1,000 Cranes for Hope
Asia Society at Home
Cranes have long symbolized peace, good health, longevity, and healing in many Asian cultures. According to the Japanese tradition of senbazuru, anyone who folds 1,000 origami cranes will be granted their most desired wish.
Join Asia Society Texas Center in a community action to fold 1,000 origami cranes and contribute to our collective wish for hope, health, and healing!
How to Participate
- Find a square piece of paper. The Japanese tradition is to use colorful origami paper, but any kind of paper will work! Color a piece of printer paper, find leftover wrapping paper, use a magazine page — get creative! Alternatively, print out origami patterns on your own.
- Fold the crane. You can follow along with our Japan Outreach Initiative coordinator Nina Shimaguchi in the below video as she demonstrates how to make an origami crane. Or, view PDF instructions by origami-fun.com.
- Share a photo of you with your crane on social media, with your wish and #1000CranesForHope.
We'll be featuring community-created cranes on our social media pages, so follow along on Facebook, Twitter, and Instagram. Once we get to 1,000 cranes, look forward to a video showcasing everybody's contributions!
Not on social media? No problem! Share your photo with us through this simple online form:
Want to get even more involved? We're partnering with the Japan–America Society of Houston and their Be Golden campaign to include origami cranes with food deliveries to people in need, with the help of CrowdSource Rescue Volunteers. Together, we can share hope and healing!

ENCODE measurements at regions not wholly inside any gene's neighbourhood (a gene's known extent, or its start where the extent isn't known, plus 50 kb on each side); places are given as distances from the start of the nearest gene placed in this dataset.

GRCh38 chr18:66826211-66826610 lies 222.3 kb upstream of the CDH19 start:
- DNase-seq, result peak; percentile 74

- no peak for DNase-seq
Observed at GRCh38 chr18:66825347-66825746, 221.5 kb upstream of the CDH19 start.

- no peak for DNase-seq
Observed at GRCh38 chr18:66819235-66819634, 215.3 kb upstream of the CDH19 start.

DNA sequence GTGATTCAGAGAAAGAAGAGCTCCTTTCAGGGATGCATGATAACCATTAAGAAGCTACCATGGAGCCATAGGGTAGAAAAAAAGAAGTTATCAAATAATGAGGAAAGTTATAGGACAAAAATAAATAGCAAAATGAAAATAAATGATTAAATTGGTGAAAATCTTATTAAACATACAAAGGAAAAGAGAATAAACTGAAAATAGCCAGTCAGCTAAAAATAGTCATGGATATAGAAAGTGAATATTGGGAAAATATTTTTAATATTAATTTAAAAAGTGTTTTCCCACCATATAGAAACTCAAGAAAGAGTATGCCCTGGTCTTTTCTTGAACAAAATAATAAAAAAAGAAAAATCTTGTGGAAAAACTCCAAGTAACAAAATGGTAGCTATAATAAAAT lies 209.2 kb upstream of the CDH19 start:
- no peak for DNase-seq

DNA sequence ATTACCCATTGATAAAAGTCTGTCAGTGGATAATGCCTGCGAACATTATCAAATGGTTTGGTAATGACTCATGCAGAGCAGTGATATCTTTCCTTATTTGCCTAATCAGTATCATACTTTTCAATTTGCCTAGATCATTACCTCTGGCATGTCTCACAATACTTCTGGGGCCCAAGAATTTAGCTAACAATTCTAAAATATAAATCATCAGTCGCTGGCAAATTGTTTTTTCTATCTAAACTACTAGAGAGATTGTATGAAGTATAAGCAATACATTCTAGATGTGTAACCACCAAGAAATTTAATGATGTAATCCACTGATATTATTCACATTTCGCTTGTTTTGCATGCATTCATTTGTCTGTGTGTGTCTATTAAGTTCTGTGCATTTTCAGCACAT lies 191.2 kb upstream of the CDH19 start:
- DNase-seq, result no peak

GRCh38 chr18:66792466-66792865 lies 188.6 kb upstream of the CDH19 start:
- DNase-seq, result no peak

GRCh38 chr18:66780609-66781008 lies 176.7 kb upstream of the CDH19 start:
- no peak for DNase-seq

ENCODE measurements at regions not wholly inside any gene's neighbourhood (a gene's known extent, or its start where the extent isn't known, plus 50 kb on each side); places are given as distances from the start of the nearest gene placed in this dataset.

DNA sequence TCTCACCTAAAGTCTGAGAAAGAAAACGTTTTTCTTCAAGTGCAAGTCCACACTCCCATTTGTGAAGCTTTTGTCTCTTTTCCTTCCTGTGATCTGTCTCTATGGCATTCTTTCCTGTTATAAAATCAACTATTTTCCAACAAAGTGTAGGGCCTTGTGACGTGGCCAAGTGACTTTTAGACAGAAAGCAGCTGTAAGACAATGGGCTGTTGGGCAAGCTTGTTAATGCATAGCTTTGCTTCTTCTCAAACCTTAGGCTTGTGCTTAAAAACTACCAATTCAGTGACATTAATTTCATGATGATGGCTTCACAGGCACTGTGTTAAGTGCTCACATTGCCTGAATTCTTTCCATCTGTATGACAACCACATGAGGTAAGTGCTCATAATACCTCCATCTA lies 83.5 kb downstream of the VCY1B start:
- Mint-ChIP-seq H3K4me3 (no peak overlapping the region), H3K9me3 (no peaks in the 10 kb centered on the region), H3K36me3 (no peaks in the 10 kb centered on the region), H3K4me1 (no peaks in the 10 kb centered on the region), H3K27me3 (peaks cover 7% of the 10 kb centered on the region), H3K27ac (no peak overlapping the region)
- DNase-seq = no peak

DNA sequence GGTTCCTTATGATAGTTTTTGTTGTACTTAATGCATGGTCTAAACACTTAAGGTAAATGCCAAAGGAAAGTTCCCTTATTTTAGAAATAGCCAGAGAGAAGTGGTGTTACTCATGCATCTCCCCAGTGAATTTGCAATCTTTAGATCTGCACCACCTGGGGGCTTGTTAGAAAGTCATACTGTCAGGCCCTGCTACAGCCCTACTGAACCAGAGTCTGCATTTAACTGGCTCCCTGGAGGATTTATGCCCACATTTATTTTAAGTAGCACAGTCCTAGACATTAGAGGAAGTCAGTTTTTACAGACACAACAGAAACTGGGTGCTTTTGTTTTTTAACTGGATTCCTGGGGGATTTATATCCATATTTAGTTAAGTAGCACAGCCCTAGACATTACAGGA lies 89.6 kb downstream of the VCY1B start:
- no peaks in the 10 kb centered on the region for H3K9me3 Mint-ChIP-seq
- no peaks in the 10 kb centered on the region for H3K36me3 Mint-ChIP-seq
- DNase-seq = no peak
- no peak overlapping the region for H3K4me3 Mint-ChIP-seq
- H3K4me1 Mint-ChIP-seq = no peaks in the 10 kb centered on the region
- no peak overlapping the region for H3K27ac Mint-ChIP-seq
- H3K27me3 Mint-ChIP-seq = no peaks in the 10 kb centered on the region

To have your crane included in a delivery, mail to:
Japan–America Society of Houston
4543 Post Oak Place Dr. Ste 220
Houston, TX 77027
Business and Policy programs are endowed by Huffington Foundation. We give special thanks to Bank of America, Muffet Blake, Anne and Albert Chao, ConocoPhillips, ExxonMobil, Nancy Pollok Guinee, United Airlines, and Wells Fargo, Presenting Sponsors of Business and Policy programs; Nancy C. Allen, Chinhui Juhn and Eddie Allen, and Leslie and Brad Bucher, Presenting Sponsors of Exhibitions; Dr. Ellen R. Gritz and Milton D. Rosenau and Wells Fargo, Presenting Sponsors of Performing Arts and Culture; and Mitsubishi Corporation (Americas), Presenting Sponsor of the Japan Series. General support of programs and exhibitions is provided by The Brown Foundation, Inc., The Hearts Foundation, Inc., Houston Endowment, Inc., the City of Houston through Houston Arts Alliance, McKinsey & Company, Inc., National Endowment for the Arts, Texas Commission on the Arts, Vinson & Elkins LLP, and Mary Lawrence Porter, as well as Friends of Asia Society.
About Asia Society at Home
Though Asia Society is temporarily closed, we are dedicated to continuing our mission of building cross-cultural understanding and uplifting human connectivity. Using digital tools, we bring you content for all ages and conversations that matter, in order to spark curiosity about Asia and to foster empathy.
About Asia Society Texas Center
With 13 locations throughout the world, Asia Society is the leading educational organization promoting mutual understanding and strengthening partnerships among the peoples, leaders, and institutions of Asia and West. Asia Society Texas Center executes the global mission with a local focus, enriching and engaging the vast diversity of Houston through innovative, relevant programs in arts and culture, business and policy, education, and community outreach.